So, younger folks can generally afford to put more of their investment portfolios into stocks, and at a higher risk level. As they get older, people generally prefer to rein in their risk level to ensure their savings are safe for when they’ll need it as a retired person no longer in peak earning years.
If you don’t feel comfortable setting this risk rate on your own, this could be a good sign you’d benefit from an actively managed fund where you can get personalized advice.
In recent years, financial advisors and robo-advisors alike have begun offering socially responsible portfolios (groups, or “baskets” of stocks). Instead of hand picking your own stocks (which you are also able to do in both scenarios!), you can opt for a sustainable or socially responsible collection of stocks to purchase. This puts your money where your ideology is, and supports companies that are good for the world.
While a standard portfolio might see investment in oil and gas companies, for example, socially responsible portfolios might funnel your investment toward companies working in green energy. The downside of these portfolios is they’re not always as profitable , but at least your conscience will be squeaky clean.
(PS: For every dollar you spend with your Mogo Visa* Platinum Prepaid Card, we offset 1 lb. of carbon through our Amazon Rainforest project!)
Once you’ve decided on the path that’s right for you, get to investing!
If you want an actively managed fund, do a bit of research and find an advisor that specializes in achieving financial goals like yours (try googling “financial advisor sustainable stock portfolio Canada” and go from there).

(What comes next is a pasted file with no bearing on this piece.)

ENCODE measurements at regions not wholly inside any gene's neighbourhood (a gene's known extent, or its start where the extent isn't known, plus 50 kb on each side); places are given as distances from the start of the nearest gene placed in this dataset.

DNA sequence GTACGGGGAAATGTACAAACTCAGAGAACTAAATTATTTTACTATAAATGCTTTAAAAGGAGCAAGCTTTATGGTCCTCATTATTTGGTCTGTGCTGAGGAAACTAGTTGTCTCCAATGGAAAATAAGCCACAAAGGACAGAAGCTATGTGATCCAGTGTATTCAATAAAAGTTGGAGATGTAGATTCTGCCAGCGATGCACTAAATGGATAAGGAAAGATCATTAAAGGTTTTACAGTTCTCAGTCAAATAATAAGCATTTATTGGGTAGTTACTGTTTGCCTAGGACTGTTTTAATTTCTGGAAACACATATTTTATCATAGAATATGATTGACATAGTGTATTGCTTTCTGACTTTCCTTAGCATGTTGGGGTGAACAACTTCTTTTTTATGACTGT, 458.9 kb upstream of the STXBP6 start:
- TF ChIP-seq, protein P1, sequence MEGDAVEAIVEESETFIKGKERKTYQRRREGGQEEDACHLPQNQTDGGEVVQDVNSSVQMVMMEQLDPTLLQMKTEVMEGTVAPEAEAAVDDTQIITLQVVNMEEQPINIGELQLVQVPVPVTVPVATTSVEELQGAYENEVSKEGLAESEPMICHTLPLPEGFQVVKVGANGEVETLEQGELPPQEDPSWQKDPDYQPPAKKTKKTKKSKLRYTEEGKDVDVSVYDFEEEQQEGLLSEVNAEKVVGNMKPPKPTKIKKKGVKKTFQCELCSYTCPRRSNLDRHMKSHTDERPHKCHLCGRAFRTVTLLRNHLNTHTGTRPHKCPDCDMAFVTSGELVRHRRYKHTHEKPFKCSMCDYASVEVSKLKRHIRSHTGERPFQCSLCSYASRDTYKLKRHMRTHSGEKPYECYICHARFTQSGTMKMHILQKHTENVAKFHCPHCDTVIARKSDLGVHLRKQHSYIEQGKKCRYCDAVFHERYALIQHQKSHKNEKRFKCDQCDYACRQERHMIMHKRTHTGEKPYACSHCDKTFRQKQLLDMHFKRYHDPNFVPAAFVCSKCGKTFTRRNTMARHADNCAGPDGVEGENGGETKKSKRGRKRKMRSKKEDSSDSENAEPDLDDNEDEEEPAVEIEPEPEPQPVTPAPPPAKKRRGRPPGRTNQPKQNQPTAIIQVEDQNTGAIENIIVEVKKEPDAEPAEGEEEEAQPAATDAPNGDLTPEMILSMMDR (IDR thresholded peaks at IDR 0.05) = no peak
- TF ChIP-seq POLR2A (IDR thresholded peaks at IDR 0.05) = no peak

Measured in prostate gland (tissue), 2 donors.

Potential advisors should be up front about their comfort level with your preferences, including levels of risk and how balanced your portfolio should be. Give them a call, and get investing.
If you want our two cents, we’re big fans of Moka. We joined forces with Moka earlier this year because they’ve got innovative, easy to use investment options for every Canadian. So if you want our input, we’d recommend them, but that’s just our opinion.
Then… like mere anarchy, you are LoOSeD upon the woRLd!!! Buy some stonks!!! (carefully)
Today, invest a small amount that makes sense to you: maybe $5, maybe $100. Take the time to learn about the stocks or baskets you’re choosing and then—this is the agonizing part—give your investments time to perform.
Seriously, walk away for a month. When you come back, see how your investments have changed: did they climb? Did they dip?
If they climbed, congratulations! You’re an investor, an owner of things called stocks. If they dipped, or even crashed, congratulations. You’re an investor, owning the consequences of buying things called stocks.
Be smart, be calm, and good luck! If you're looking to learn more about investing check out our MoneyClass below!
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The content contained in this blog post is provided for general informational purposes only, is not intended as specific investment advice, and is not meant to suggest that a particular investment or strategy is suitable for any particular investor. If you’re unsure about an investment, you may wish to obtain advice from a qualified professional. Nothing herein should be considered an offer, solicitation of an offer, or advice to buy or sell securities. It’s important to do your research and remember that past performance is no guarantee of future results.